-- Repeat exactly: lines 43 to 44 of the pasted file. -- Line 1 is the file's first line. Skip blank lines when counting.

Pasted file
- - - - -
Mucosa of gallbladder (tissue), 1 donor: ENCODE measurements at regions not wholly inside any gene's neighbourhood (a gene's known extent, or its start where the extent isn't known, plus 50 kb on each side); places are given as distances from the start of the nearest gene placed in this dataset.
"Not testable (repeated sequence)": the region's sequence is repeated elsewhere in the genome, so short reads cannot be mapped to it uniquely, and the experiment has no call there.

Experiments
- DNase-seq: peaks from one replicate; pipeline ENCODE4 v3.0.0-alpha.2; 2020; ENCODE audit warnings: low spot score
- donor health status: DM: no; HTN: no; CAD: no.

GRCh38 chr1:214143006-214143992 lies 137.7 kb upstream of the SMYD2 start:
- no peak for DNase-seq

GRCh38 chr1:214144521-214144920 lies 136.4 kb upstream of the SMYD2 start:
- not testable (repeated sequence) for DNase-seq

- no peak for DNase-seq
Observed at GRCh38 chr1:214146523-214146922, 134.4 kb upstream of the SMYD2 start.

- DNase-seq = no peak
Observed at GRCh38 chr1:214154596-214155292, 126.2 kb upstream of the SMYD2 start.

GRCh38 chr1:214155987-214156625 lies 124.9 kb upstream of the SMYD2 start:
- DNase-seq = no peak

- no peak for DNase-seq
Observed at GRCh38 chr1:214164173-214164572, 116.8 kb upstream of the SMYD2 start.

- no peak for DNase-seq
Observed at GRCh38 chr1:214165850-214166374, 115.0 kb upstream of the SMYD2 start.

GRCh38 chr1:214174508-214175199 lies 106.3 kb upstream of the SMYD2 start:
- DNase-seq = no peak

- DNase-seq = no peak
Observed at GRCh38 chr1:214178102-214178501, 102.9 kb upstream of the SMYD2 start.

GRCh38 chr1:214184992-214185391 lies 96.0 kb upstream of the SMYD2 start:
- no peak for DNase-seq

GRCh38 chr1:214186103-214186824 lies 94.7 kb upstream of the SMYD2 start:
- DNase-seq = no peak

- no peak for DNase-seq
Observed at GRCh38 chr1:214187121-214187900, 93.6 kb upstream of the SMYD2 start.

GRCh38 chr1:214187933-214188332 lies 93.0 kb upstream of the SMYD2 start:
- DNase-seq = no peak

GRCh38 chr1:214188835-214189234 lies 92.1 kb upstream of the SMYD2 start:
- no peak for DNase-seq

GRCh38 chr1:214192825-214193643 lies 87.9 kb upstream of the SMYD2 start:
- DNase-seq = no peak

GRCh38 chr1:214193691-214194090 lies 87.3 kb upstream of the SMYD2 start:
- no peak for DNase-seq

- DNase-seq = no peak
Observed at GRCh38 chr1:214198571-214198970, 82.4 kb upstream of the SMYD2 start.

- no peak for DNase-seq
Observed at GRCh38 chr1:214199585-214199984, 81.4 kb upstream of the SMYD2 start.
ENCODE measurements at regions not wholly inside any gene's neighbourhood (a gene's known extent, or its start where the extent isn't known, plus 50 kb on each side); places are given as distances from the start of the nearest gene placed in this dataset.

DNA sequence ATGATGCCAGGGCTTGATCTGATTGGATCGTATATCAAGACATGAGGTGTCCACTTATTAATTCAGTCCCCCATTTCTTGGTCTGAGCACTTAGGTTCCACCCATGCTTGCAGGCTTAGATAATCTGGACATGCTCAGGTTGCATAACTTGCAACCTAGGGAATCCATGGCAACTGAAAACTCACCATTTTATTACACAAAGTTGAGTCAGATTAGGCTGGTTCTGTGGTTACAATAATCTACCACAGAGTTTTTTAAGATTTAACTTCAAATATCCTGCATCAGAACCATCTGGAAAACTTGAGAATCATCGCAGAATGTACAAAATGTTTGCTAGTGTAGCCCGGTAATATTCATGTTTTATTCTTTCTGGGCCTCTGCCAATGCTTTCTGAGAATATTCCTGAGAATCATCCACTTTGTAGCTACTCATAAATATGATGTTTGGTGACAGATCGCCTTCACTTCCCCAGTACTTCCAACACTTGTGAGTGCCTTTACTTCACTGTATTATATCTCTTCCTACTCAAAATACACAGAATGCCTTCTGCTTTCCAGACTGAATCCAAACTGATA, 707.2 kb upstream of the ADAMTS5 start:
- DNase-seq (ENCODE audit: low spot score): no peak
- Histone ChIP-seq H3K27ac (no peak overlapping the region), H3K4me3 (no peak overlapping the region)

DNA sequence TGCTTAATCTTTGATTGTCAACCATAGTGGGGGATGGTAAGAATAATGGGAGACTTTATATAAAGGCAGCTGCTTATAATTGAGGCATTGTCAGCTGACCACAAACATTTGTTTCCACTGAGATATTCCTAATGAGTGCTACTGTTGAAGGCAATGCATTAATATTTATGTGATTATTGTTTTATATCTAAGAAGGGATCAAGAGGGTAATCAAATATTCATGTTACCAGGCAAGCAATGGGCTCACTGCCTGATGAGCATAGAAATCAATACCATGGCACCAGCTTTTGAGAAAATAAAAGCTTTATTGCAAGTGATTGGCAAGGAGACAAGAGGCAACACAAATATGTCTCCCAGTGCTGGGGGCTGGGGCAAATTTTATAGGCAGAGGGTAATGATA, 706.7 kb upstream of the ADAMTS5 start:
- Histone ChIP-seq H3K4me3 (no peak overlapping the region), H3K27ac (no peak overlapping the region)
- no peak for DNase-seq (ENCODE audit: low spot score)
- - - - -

DNA sequence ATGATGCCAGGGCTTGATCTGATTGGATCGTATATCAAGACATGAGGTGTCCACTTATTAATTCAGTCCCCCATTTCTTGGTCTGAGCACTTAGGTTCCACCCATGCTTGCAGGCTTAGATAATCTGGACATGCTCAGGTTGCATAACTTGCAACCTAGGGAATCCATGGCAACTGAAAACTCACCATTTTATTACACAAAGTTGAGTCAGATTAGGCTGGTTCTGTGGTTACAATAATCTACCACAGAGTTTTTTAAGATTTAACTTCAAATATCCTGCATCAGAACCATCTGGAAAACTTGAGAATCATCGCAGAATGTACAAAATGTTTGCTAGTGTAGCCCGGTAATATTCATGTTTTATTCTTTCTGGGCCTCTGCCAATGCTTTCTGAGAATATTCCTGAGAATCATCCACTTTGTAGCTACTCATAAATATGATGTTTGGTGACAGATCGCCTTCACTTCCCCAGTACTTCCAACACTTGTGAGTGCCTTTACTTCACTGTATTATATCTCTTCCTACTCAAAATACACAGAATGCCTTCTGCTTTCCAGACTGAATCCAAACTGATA, 707.2 kb upstream of the ADAMTS5 start:
- DNase-seq (ENCODE audit: low spot score): no peak